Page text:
Effects of long-term antipsychotic treatment on NMDA receptor binding and gene expression of subunits

Schmitt, A., Zink, M., Muller, B., May, B., Herb, A., Jatzko, A., Braus, D. F., Henn, F. A. (February 2003) Effects of long-term antipsychotic treatment on NMDA receptor binding and gene expression of subunits. Neurochemical Research, 28 (2). pp. 235-41. ISSN 0364-3190

URL: http://www.ncbi.nlm.nih.gov/pubmed/12608697
DOI: 10.1023/A:1022325116309

Abstract

Postmortem studies in schizophrenic patients revealed alterations in NMDA receptor binding and gene expression of specific subunits. Because most of the patients had been treated with antipsychotics over long periods, medication effects might have influenced those findings. We treated animals with haloperidol and clozapine in clinical doses to investigate the effects of long-term antipsychotic treatment on NMDA receptor binding and gene expression of subunits. Rats were treated with either haloperidol (1.5 mg/kg/day) or clozapine (45 mg/kg/day) given in drinking water over a period of 6 months. Quantitative receptor autoradiography with [3H]-MK-801 was used to examine NMDA receptor binding. In situ hybridization was performed for additional gene expression studies of the NR1, NR2A, NR2B, NR2C, and NR2D subunits. [3H]-MK-801 binding was found to be increased after haloperidol treatment in the striatum and nucleus accumbens. Clozapine was shown to up-regulate NMDA receptor binding only in the nucleus accumbens. There were no alterations in gene expression of NMDA subunits in any of the three regions. However, the NR2A subunit was down-regulated in the hippocampus and prefrontal cortex by both drugs, whereas only clozapine induced a down-regulation of NR1 in the dorsolateral prefrontal cortex. NR2B, 2C, and 2D subunits did not differ between treatment groups and controls. Both altered NMDA receptor binding and subunit expression strengthen a hyperglutamatergic function after haloperidol treatment and may contribute to some of our postmortem findings in antipsychotically treated schizophrenic patients. Because the effects seen in different brain areas clearly vary between haloperidol and clozapine, they may also be responsible for some of the differences in efficacy and side effects.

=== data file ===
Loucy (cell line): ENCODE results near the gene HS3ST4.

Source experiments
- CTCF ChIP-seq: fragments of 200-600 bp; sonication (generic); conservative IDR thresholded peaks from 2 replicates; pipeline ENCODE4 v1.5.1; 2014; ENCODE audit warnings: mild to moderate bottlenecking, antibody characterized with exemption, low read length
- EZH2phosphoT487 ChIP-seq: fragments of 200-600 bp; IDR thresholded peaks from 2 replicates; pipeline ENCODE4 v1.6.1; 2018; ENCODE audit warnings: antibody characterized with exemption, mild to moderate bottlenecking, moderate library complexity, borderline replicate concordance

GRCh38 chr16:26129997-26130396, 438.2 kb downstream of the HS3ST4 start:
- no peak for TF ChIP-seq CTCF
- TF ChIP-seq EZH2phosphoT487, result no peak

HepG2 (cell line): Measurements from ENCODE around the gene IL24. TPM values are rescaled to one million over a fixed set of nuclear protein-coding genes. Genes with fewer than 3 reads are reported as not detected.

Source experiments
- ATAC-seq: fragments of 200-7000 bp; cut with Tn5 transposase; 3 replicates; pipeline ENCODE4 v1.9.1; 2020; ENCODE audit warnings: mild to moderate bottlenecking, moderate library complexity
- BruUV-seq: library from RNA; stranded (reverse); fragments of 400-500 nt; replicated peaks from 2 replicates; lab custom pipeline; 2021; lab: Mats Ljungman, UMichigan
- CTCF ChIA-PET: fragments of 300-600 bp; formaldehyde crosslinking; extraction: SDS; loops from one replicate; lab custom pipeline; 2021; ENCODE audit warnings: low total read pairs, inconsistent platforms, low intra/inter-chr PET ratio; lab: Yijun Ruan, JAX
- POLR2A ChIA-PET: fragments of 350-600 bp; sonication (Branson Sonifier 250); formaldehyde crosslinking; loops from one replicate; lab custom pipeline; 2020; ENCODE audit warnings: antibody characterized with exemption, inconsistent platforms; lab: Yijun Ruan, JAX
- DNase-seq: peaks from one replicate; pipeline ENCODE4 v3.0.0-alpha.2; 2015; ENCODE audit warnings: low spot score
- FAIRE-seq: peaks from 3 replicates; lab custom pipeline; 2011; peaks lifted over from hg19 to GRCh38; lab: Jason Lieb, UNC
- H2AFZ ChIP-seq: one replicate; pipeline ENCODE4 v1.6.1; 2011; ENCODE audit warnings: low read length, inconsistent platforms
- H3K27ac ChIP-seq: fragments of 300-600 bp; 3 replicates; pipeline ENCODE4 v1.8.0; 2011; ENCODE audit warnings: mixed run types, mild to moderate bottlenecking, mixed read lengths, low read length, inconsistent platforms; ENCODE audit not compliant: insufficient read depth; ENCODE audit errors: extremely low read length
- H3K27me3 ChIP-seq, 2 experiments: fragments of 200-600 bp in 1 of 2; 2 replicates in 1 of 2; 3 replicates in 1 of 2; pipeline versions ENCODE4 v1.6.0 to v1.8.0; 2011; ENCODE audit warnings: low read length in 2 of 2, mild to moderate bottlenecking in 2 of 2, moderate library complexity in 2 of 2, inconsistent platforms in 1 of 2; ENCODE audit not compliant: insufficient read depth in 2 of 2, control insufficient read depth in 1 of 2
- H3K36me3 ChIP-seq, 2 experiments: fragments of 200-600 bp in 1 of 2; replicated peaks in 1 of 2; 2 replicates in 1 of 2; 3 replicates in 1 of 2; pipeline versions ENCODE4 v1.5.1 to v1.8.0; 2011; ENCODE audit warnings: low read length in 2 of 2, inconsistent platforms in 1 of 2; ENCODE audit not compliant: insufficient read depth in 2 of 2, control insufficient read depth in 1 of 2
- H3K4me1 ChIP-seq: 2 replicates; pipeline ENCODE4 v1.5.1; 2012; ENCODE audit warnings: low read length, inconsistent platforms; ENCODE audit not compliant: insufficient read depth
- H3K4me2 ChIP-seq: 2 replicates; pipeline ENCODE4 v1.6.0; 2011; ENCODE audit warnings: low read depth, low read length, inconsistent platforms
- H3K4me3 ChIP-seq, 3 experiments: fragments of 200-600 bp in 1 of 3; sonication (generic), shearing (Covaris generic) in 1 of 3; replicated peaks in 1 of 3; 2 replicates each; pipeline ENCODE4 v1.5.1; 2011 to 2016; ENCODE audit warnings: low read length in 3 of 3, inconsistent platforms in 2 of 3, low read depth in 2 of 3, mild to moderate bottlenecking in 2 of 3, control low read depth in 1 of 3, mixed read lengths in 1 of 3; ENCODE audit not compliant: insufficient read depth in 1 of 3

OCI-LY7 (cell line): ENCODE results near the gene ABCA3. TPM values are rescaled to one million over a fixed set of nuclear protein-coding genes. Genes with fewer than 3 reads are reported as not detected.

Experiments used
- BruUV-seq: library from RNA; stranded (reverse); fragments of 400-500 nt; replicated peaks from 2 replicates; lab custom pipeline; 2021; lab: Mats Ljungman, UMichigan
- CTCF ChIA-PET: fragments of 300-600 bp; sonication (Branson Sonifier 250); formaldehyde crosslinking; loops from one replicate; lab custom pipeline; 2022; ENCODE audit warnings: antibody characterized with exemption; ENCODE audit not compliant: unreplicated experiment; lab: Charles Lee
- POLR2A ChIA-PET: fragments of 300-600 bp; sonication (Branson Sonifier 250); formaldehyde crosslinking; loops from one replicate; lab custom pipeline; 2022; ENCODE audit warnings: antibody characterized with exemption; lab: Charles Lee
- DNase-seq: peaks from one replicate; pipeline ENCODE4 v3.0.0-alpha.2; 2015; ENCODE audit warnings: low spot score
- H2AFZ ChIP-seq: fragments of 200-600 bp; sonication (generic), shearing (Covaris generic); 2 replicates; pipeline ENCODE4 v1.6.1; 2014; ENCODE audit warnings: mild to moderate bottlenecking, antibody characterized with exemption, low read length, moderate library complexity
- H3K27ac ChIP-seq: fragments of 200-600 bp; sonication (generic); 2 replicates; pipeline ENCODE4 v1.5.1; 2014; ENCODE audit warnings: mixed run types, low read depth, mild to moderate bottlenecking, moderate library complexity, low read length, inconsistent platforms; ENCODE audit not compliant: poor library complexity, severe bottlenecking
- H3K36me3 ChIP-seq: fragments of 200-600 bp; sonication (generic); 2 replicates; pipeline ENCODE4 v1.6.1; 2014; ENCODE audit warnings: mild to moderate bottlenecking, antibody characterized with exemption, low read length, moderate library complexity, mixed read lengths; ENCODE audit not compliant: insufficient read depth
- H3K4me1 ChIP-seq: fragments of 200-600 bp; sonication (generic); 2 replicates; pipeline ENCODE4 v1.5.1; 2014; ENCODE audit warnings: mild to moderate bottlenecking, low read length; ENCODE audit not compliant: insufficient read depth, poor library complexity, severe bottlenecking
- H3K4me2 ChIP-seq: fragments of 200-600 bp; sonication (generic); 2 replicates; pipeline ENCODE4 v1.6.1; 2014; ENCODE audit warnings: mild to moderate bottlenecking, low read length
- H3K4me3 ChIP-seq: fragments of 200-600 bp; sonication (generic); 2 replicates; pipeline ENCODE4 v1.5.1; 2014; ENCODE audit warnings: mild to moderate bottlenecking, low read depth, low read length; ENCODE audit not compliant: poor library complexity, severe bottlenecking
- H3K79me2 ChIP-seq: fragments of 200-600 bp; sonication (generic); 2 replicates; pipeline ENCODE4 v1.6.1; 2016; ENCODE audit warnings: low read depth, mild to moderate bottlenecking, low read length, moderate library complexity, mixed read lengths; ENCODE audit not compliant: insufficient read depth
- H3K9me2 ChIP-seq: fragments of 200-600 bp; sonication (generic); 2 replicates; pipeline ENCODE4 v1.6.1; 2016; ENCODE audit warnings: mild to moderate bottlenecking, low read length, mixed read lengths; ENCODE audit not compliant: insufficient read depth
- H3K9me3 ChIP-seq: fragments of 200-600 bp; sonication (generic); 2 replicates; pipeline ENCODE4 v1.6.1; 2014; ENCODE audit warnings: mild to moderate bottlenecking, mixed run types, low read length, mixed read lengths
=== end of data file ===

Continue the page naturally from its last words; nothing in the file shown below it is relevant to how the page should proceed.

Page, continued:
Item Type: Paper
Uncontrolled Keywords: Animals Antipsychotic Agents/administration & dosage/ pharmacology Autoradiography Clozapine/administration & dosage/ pharmacology Gene Expression/ drug effects Haloperidol/administration & dosage/ pharmacology Male Protein Binding Rats Rats, Sprague-Dawley Receptors, N-Methyl-D-Aspartate/genetics/ metabolism
Subjects: diseases & disorders > mental disorders
bioinformatics > genomics and proteomics > genetics & nucleic acid processing > protein structure, function, modification > protein types > NMDA receptor
bioinformatics > genomics and proteomics > genetics & nucleic acid processing > protein structure, function, modification
bioinformatics > genomics and proteomics > genetics & nucleic acid processing > DNA, RNA structure, function, modification > genes, structure and function > gene expression
bioinformatics > genomics and proteomics > genetics & nucleic acid processing > DNA, RNA structure, function, modification > genes, structure and function
bioinformatics > genomics and proteomics > genetics & nucleic acid processing > protein structure, function, modification > protein types
CSHL Authors:
Communities: CSHL labs > Henn lab
Depositing User: Matt Covey
Date: February 2003
Date Deposited: 01 Jul 2013 16:32
Last Modified: 01 Jul 2013 16:32
Related URLs:
URI: http://repository.cshl.edu/id/eprint/27891

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